Though I agree with your points, and do not like CMake either (I tend to much prefer autotools or plain make) there has been a time when I saw the use of it: maintaining a software with developers both on Windows using VS and Linux using make.


Please substantiate the claim about how "cmake fights that at every possible step." There's so much hyperbole in your statement that it really does seem like you've spent "years of experience with cmake" futzing around.


So, assume that you need byte-for-byte identical upstream dependencies, and also assume you want to run in a modern CI environment. In make, you build a docker with a line like:

RUN tar -C opt xvf /…/foo-1.2.3.tgz RUN <build the thing if needed>

And a few lines like this in make:

INC += $(wildcard /opt/foo-*)/include LIBS += -L…

This generalizes elegantly to subdirectories. (See “Recursive Make Considered Harmful” for the right way to do it), and (crucially!) it won’t build if you don’t have the build environment set up correctly.

It also lets you prevent the CI build container from talking to the internet, so outages of upstream server infrastructure, or package-manager-du-jour serving bitcoin miners can’t directly break production binaries.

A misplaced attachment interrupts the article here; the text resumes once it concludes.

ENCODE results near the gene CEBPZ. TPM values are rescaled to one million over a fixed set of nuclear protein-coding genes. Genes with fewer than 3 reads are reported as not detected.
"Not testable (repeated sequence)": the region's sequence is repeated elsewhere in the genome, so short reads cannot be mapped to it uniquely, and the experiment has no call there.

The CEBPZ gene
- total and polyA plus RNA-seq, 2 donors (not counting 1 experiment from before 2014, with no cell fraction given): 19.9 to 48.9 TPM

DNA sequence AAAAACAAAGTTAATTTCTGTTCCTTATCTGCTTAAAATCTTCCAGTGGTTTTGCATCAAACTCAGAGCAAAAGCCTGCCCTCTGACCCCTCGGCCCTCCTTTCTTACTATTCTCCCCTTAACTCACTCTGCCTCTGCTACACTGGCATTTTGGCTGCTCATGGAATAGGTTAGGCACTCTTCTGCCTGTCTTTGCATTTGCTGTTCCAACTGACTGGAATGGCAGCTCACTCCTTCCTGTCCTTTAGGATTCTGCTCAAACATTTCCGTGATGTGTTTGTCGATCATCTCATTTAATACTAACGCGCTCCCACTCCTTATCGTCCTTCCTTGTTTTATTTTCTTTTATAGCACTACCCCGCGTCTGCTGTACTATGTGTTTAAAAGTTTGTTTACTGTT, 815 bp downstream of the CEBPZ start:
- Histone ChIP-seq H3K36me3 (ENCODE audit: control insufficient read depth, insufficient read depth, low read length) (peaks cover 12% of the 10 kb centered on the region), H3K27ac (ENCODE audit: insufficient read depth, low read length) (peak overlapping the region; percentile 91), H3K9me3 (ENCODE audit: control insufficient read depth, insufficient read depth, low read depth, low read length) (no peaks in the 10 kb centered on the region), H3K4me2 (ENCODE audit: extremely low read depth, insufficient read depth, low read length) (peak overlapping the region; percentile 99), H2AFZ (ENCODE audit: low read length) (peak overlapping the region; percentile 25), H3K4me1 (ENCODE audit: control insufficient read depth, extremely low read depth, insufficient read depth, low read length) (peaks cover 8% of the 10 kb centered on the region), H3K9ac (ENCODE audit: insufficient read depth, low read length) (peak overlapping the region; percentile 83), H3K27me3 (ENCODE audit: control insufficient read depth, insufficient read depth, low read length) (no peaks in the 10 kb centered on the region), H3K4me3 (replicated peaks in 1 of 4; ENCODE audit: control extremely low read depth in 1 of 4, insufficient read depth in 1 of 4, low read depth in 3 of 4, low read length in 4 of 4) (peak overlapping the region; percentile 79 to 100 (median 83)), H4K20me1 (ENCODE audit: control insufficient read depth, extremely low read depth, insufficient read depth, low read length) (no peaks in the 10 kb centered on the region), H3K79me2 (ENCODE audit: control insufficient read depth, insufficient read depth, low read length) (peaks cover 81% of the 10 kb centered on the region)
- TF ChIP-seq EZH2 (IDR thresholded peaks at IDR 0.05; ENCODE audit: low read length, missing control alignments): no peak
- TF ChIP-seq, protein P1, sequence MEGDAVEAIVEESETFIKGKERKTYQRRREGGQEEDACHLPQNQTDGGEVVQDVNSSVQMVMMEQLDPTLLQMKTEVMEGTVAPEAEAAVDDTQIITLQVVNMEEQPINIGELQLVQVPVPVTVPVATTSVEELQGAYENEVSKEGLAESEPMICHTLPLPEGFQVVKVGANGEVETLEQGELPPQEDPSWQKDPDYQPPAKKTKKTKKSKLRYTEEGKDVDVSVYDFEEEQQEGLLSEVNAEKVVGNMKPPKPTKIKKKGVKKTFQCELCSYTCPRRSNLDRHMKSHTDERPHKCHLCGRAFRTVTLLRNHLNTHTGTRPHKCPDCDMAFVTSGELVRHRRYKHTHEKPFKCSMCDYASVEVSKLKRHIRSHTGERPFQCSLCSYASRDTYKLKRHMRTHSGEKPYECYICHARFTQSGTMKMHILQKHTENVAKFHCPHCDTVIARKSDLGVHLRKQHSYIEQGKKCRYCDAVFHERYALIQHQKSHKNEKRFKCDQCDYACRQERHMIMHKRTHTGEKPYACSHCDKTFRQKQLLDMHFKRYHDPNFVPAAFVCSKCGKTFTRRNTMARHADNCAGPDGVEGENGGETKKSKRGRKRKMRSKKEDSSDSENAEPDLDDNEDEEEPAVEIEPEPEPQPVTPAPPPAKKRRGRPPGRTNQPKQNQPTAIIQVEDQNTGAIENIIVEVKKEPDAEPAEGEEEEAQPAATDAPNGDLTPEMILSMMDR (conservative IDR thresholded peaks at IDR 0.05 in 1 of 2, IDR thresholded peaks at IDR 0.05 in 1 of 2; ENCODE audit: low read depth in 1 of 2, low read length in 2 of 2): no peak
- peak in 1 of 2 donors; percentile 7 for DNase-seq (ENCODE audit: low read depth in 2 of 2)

It also generalizes to building in other people’s operating systems, etc.

With cmake, you need to read the documentation for find_foo, which invariably has a different calling convention than find_bar (if it exists at all), and it will try to look places it should not for the library. Adding a library this way takes hours.

Also, the docker + make approach works well with languages other than c/c++; cmake does not, unless cmake happens to include built-in support for the language in question.


You can just add_library a filepath in cmake too. You don't have to use the find module. It isn't idiomatic cmake, but it's 100% possible. It sounds like you have specific niche needs, so it's a reasonable approach for your case. IMO it's unfair to criticise cmake for this, since it can do the exact same thing as make in this instance.